With all of the cellular service vendors going to capped data plans, I do not see how smart phones can replace portable GPSs any time soon, unless maps are downloaded and stored on the phone in a micro SD card, which the iPhone does not have.
    meh130@...
    • So far, built-in devices are often poor, and cell phones...

      @meh130@... so far built-in devices are often poor, as auto manufacturer model design begins years before sales, and by the time the car is ready for purchase, the nav system is several generations out of date (know that from personal experience!). So, unless the auto manufacturers can offer something competitive with CURRENT nav design (and at a reasonable price!), I doubt that will be the best solution for most.
      As for cell phones, unless they can effectively multitask, how am I going to use nav features, and input an address or other info while I am on the phone getting the information? So, let's see - our smartphone will need a big screen, excellent touch screen keyboard for entry in the car, multi-tasking to be in nav functions while on the phone getting those directions, mounted securely in front of the driver, getting power/charge from the car, full map database on board to avoid dropped calls/network congestion, etc. etc. - that's why at least for the near term, dedicated devices will be there for a good nav experience.
      randysmith@...
  • RE: TomTom: Why smartphones won't destroy our business

    Smart Phone + Cell Data Connection + GPS + Google Earth - TomTom = Perfection!

    When is someone going to realize that gas stations are a perfect place to have pay-per-sheet laser printers for mobile devices?
    tburzio
    • RE: TomTom: Why smartphones won't destroy our business

      @tburzio Or better yet, at a Kinkos, Walmart, CVS/Walgreens, or 7-11.
      Mwendo
  • Question

    I don't have a smart phone, so can someone answer this question: when you upgrade to a new phone, do all your downloaded apps (i.e., TomTom) get ported over for free or do you have to pay to re-download them again?

    If it's the latter, the a dedicated GPS device is preferable since you own it for good. Plus as mentioned, there are no data/roaming fees and you can share the device with friends.
    Mwendo
    • RE: TomTom: Why smartphones won't destroy our business

      @Mwendo <br>I have a Verizon Droid with an unlimited data plan. It uses a built-in GPS, which is free, and with the unlimited plan I've never incurred a data charge.<br><br>As for porting other apps, I think some will let you transfer the registration as long as you keep the same platform, but if you move to, say, a Droid from a Blackberry I doubt it. There are an awful lot of free apps for Android, though, and some of them are better than paid-for equivalents. I paid $20 US for a checkbook app, for instance, and switched to a free one that works better.
      clfitz
  • RE: TomTom: Why smartphones won't destroy our business

    Race car driver voices? Really? That's gonna keep you relevant in the marketplace? Dude...

    Smartphone + USB/power port connector = no battery issues.
    HeyBud
  • RE: TomTom: Why smartphones won't destroy our business

    Map updates are a huge rip-off in AU at least. When I bought my Go930 it had world maps, if I wanted to upgrade all of them it would cost me many times the original price. Heck, even an update of AU maps alone cost too much -- instead I opted for another brand with brand new maps and less spend than updating the TomTom. Without TomTom addressing the map upgrade costs, my old Go930 will just end up gathering dust.... give me a fair price and I might update the maps.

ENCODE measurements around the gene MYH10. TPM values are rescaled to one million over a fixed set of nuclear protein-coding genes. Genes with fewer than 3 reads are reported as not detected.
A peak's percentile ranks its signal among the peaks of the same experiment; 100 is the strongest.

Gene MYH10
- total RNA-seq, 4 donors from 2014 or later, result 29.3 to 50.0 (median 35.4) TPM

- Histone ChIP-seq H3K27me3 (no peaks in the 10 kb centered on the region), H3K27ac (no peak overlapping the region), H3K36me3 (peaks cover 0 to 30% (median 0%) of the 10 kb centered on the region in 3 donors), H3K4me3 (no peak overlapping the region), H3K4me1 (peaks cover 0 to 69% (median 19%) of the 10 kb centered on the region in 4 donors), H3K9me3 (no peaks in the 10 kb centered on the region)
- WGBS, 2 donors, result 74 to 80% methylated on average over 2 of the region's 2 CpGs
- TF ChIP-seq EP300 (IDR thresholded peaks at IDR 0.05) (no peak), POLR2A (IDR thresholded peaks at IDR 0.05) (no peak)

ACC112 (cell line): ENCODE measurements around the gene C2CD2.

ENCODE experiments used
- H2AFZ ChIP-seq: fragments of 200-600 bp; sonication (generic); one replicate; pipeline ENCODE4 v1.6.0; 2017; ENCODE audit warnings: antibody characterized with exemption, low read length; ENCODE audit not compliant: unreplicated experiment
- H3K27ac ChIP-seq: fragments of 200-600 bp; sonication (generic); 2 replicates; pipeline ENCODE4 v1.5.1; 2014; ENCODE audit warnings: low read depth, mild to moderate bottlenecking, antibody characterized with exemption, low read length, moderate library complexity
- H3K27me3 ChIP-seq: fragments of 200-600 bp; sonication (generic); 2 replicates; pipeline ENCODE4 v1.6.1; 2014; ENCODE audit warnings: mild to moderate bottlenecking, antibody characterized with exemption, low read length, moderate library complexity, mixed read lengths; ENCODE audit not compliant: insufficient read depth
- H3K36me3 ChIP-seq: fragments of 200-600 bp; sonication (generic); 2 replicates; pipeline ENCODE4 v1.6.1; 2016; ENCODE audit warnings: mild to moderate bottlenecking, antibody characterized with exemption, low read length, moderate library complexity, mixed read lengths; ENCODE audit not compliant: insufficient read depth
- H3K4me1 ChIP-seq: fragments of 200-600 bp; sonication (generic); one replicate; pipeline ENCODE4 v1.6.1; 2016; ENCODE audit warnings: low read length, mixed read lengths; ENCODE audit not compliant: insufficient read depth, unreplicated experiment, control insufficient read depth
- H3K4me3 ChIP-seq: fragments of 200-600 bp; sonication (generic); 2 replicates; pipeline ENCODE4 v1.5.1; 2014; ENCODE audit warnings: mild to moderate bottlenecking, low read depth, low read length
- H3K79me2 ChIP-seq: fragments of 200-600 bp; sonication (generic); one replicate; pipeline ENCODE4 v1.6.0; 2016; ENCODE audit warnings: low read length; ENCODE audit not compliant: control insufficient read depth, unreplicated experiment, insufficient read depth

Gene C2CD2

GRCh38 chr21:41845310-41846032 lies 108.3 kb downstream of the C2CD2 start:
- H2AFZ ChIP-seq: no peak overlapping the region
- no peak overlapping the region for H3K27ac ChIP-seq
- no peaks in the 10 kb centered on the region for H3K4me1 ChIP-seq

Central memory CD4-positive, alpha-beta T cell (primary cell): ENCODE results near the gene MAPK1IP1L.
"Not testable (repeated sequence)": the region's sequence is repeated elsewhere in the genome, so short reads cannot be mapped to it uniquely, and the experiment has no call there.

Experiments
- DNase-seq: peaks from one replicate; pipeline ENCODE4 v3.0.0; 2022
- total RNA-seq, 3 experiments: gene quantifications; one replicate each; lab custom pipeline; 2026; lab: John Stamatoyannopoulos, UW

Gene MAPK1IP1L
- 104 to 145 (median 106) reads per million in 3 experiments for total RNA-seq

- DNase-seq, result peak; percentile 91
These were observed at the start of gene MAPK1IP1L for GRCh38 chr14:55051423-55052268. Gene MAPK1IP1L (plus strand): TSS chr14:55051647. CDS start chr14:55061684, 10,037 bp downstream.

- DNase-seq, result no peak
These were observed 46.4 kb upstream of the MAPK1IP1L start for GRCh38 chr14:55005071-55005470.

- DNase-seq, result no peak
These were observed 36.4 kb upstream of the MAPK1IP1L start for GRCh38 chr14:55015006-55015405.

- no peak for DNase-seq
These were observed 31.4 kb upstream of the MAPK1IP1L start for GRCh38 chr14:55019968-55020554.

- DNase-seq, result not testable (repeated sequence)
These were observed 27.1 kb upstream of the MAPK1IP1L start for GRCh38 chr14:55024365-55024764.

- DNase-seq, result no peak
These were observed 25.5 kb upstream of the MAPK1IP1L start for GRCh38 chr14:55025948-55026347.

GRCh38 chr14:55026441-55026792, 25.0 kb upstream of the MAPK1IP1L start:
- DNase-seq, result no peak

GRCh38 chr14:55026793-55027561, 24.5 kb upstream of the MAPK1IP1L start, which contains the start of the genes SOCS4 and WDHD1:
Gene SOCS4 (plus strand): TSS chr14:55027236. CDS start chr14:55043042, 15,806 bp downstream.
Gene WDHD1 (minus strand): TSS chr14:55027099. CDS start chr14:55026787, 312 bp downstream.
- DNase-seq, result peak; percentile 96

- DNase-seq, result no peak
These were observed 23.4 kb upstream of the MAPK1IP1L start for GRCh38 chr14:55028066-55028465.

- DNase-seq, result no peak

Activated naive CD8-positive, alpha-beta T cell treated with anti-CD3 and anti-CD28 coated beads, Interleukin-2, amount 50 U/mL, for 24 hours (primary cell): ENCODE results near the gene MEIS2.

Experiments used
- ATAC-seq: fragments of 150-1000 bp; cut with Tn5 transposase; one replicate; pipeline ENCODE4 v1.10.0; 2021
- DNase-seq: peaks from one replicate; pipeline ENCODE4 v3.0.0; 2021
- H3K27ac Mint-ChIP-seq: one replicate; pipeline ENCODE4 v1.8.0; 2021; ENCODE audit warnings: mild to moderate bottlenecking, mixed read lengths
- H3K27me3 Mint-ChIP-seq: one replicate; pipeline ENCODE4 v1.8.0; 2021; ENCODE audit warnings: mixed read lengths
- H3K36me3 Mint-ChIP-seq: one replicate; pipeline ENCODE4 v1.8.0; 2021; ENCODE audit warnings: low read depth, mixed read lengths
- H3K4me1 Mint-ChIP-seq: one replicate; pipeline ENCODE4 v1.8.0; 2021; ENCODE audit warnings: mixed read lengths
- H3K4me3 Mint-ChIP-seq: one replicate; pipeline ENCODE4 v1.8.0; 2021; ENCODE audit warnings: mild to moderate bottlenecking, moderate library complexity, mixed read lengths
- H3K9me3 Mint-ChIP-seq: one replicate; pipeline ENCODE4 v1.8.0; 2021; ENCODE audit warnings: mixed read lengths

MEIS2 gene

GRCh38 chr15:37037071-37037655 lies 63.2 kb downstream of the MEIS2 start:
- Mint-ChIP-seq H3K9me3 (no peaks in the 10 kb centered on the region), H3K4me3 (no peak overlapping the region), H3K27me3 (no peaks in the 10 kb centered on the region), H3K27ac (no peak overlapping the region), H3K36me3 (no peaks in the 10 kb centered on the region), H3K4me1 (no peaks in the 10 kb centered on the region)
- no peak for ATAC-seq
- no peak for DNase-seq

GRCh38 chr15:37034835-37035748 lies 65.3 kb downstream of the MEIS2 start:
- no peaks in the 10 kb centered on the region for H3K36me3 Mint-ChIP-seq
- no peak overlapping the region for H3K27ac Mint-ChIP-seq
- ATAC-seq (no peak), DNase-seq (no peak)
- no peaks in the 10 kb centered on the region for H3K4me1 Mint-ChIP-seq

Buy another TomTom? Not on your life with the current map upgrade costs... once bitten, twice shy!
    andrew.mcglashan@...
  • TomTom ? Out of Business?

    TomTom ? Out of Business?

    Smartphones will destroy TomTom?s business!

    Five FALSE answers of TomTom Murray;

    Screens, audio and headset plug-ins will be everywhere. In your car, trains, busses, boats, airplanes, hospital waiting rooms, schools etc.
    On-board maps; will with enlarged capacity of Smartphones (32GB++++), not be the bottle neck. Alternatively there is 3G, UMTS and faster technologies for 24/365 online!
    Batteries can be charged in cares, airplanes etc., and will have better performance in the near future.
    Mounting? A simple clamp, velcron or window mount, one can buy for a couple of bucks.
    Sharability; there is nothing to share everyone has his/her own Smartphone!

    Not so smart TomTom or simply; StupidStupid!

    see also; http://www.carevolution.eu/publications.html
    christian@...
  • RE: TomTom: Why smartphones won't destroy our business

    I never wanted to spend the extra $$ on another device and Sprint Navigation on my old MotoQ always worked well enough. And now that I have the EVO, I sure won't be spending extra on a dedicated device.
    And hey, I'm sure they still make maps on PAPER! Not as convenient, but will get you to an address.
    phswartz
  • RE: TomTom: Why smartphones won't destroy our business

    I am not convinced. Single-purpose devices will not exist in the near future...including the Kindle and all those other eBook readers. Convergence platforms like the iPhone and any Android-powered phone are and will continue to be the desired gadgets of choice for an increasing amount of users.
    asg749d
  • TomTom is talking crap!

    Everything they say isn't true, at least when we consider the iPhone/iPad as the navigator.

    > Screen: If you have any complaints about the screen, get an iPad! 11.5 inch with 3G and Wi-Fi.
    > Audio: Plug your iPhone on the TomTom accessory and let the audio pass trough the audio system of your car.
    > On-board Maps: The iPhone app is a giant clump of maps. Everything is on-board already!
    > Battery & Moutning: Get the accessory and you don't have any trouble.
    > Share-ability: I prefer an iPad/iPhone only to a combination. At least you don't have to worry to have the TomTom device stolen from your car. You wear the iPhone/iPad with you. And I didn't even begin about what happens if the device is stolen: if you lose your TomTom, you buy both the device and the maps (+ software). If you ever lose your beloved Apple, you just buy a new one and you reinstall everything. And don't even begin with the "Find my iPhone/iPad" feature.

    Seriously, why does TomTom talking shit? Even on the smartphone they're earning a lot of money, even if you don't consider their own accessory.
    ctxppc